March 24, 2023

Disha Shakti News

New Hopes New Visions

India’s first child to have undergone liver transplant set to become doctor

Kandasamy, who had made history to undergo the country’s first paediatric liver transplant as a 20-month child in 1998, will take the Hippocratic oath coming April
Life has come a full circle for Sanjay Kandasamy (23) as “the miracle baby of medicine is all set to join the profession”.
Doctors at Indraprastha Apollo Hospital in the national capital are eagerly waiting for the coming April, as Kandasamy, who had made history to undergo the country’s first paediatric liver transplant as a 20-month child in 1998, will take the Hippocratic oath.
Kandasamy, who belongs to Kanchipuram in Tamil Nadu, is full of beans about his feat.
“This has been my ambition since childhood. I’m alive today because of the efforts of my doctors. I want to take up this noble profession to save lives. Initially, I wanted to be a surgeon, but later I realised that my interest lies in paediatrics. I am likely to specialise in paediatrics and focus on neonatology (newborns),” he said.
Kandasamy was born with a rare condition called Biliary Atresia – the congenital disorder that leads to liver failure among newborns. The liver failure occurs due to blockage in ducts that carry bile from liver to gallbladder.
His father had donated 20% of his liver for the transplant surgery.
“He was the first child in India to have successfully undergone a liver transplant. It has been 22 years since he underwent the surgical procedure. He is a classic example of long-term smooth survival after undergoing a liver transplant surgery,” said Dr Anupam Sibal, the group medical director and a senior liver specialist at Indraprastha Apollo Hospital.
Dr Sibal was one of the key members of the team of doctors, who had treated Kandasamy in 1998.
Doctors, who were involved in the surgical procedure, had to face multiple challenges to ensure Kandasamy’s recovery.
“I remember he was in the Intensive Care Unit (ICU) for about two months. We practically lived in the hospital for those two months to get him out of ICU. He was less than two years old, when he was operated on. His condition was rather critical,” reminisced Dr AS Soin, chairman, institute of liver transplantation and regenerative medicine, Medanta Hospital, Gurugram.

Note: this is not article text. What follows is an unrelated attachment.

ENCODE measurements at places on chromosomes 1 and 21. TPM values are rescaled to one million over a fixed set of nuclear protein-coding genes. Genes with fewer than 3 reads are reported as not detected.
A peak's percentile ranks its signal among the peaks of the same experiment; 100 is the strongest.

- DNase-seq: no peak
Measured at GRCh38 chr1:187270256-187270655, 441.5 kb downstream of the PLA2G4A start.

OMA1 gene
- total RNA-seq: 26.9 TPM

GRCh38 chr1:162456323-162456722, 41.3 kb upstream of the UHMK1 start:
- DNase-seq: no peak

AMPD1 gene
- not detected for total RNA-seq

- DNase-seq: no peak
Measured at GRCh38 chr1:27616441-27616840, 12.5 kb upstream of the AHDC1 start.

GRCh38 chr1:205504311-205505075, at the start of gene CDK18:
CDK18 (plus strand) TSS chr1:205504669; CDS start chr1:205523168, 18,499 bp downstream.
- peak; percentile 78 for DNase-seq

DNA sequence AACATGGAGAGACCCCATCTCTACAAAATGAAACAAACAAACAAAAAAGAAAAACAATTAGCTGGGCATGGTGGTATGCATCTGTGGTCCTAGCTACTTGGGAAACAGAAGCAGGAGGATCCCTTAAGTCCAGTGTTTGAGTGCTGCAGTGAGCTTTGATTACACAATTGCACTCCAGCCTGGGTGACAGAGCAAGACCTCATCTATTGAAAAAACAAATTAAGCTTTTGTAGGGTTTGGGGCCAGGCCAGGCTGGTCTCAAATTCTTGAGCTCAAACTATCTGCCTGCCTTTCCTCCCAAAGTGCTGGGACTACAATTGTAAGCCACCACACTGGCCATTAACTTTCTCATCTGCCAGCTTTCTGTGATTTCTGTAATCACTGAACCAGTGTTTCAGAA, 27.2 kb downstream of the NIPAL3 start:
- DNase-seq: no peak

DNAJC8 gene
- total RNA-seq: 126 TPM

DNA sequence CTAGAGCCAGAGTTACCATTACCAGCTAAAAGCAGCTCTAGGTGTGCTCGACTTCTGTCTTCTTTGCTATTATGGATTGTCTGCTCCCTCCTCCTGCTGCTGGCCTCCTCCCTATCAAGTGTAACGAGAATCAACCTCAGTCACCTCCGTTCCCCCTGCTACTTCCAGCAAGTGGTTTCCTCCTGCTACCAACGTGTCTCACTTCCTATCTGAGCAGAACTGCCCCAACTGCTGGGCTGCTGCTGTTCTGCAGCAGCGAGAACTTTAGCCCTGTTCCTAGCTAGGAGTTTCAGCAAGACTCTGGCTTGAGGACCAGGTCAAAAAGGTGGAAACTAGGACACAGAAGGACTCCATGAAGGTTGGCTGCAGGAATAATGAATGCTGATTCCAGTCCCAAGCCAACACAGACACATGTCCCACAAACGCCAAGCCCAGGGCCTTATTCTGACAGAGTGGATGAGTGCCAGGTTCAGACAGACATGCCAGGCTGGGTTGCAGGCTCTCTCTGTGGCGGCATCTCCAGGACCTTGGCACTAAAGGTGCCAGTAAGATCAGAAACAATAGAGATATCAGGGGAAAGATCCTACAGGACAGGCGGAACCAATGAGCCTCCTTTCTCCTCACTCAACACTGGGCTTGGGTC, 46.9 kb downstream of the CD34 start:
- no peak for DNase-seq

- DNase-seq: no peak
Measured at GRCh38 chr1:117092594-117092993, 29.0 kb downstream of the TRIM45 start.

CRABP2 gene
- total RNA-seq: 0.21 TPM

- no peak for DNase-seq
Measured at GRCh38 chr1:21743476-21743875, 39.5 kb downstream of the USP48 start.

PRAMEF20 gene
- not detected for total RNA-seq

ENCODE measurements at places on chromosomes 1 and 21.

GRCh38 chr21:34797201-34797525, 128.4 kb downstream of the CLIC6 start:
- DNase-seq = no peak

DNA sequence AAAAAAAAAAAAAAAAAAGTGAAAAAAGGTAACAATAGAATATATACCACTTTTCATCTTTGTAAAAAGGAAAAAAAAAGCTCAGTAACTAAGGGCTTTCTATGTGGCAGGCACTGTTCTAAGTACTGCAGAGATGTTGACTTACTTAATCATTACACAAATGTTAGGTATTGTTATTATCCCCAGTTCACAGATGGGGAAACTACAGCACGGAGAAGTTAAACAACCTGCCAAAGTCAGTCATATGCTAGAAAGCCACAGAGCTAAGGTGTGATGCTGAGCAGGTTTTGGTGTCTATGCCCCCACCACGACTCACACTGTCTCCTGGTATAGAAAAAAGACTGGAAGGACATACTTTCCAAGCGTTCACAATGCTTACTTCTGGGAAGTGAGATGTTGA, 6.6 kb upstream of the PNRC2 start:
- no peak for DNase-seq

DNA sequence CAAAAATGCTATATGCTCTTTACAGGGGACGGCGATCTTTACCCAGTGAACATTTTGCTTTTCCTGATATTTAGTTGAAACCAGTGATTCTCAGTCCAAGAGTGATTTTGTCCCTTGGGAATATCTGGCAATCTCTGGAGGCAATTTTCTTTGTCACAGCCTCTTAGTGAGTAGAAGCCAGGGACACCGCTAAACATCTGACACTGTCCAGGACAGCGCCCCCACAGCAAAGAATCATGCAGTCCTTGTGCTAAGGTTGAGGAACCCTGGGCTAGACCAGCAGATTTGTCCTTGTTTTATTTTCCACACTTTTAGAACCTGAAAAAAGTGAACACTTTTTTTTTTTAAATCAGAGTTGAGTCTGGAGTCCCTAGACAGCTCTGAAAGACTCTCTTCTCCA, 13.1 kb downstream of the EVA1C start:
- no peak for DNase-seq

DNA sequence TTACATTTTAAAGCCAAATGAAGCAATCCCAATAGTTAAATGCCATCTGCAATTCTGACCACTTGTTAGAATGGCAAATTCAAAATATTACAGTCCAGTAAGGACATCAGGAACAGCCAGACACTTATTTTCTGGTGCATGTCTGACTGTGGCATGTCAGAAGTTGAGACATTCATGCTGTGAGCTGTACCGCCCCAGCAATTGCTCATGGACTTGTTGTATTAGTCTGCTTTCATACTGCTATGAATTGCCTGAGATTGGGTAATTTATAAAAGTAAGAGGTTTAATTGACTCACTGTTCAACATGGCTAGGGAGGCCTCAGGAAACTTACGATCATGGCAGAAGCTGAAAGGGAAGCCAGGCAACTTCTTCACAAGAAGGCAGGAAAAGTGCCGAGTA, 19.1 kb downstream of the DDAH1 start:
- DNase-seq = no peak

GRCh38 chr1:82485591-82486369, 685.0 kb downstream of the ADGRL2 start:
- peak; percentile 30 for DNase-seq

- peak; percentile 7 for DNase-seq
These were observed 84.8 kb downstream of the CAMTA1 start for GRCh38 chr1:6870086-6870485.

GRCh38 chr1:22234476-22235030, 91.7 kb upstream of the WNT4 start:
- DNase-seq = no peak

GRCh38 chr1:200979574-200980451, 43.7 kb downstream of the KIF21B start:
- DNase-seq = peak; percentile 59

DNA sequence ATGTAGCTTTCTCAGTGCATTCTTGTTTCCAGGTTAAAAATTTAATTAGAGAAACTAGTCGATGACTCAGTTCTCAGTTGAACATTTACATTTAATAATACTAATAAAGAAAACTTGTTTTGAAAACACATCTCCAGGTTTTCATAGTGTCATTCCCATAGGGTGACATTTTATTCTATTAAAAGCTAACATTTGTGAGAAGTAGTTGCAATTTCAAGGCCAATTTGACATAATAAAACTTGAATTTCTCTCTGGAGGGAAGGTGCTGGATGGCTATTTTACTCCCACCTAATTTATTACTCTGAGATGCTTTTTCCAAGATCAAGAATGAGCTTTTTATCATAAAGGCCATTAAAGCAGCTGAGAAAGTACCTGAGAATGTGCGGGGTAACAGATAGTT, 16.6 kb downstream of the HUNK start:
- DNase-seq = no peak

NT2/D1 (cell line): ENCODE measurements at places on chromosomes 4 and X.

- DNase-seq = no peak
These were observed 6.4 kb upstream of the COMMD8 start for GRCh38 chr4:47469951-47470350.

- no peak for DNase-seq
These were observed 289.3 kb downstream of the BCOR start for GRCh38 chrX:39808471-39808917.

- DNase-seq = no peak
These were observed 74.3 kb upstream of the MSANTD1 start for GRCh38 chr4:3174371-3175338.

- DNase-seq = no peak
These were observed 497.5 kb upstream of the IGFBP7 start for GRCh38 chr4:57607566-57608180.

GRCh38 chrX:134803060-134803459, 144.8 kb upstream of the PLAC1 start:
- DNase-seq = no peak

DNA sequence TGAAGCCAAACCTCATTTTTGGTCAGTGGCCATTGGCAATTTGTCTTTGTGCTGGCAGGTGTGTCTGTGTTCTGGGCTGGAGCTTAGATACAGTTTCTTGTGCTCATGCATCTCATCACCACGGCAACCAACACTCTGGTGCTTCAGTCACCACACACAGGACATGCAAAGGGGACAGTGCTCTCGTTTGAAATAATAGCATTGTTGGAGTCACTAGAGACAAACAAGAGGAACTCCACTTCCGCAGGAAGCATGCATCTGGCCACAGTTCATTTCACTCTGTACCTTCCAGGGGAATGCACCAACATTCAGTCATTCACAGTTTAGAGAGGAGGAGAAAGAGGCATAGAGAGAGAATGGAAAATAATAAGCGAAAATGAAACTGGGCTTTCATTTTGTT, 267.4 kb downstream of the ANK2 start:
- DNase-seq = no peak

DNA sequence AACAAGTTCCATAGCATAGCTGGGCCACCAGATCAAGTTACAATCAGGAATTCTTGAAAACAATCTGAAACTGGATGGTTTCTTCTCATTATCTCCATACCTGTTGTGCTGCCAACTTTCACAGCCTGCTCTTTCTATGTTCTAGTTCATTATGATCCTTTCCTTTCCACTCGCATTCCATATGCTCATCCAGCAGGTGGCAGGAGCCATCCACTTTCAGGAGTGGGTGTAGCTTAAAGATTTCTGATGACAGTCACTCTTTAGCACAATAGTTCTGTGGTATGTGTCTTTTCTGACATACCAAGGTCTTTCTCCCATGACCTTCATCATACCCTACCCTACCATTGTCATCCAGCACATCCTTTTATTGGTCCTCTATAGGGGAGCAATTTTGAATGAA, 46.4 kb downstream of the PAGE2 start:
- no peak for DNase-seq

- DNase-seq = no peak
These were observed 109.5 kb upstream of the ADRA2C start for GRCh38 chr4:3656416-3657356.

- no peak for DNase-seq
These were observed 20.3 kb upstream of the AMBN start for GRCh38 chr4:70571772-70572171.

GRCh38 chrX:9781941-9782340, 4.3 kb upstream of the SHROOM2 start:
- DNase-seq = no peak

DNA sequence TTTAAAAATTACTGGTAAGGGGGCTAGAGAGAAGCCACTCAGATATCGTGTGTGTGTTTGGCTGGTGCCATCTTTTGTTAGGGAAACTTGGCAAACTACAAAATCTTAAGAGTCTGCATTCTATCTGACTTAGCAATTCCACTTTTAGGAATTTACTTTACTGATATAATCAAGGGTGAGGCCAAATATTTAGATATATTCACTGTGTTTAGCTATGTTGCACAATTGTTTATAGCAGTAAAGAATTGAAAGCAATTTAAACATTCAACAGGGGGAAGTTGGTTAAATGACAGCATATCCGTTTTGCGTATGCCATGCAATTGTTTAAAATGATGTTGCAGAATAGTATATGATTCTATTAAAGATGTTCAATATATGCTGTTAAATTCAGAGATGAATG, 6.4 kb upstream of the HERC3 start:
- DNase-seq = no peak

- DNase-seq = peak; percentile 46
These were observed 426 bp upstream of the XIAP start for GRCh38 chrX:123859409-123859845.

Dr Soin had performed the critical surgery along with Dr MR Rajasekhar at Indraprastha Apollo Hospital.
“It is one of the proudest moments in my 28-year career as a transplant surgeon. My baby patient is all set to become a doctor,” he added.
The surgical procedure has underscored that long-term smooth survival of children, who underwent liver transplant, is a reality.
“We know of around 40 children, who are leading a normal life even after 12 years of liver transplant. Globally, children have lived beyond 40 years after their transplant,” Dr Soin said.
Dr Sibal said there were a few common concerns of parents that would keep recurring during counselling sessions that are conducted before a liver transplant surgery.
“Will my child be able to go to school without any difficulty? Will my child have a normal growth and development? The latter question is more common for a girl child, where parents are eager to know whether she can start a family when she grows up. Though these are legitimate concerns, they have proven to be ill-founded,” Dr Sibal added.

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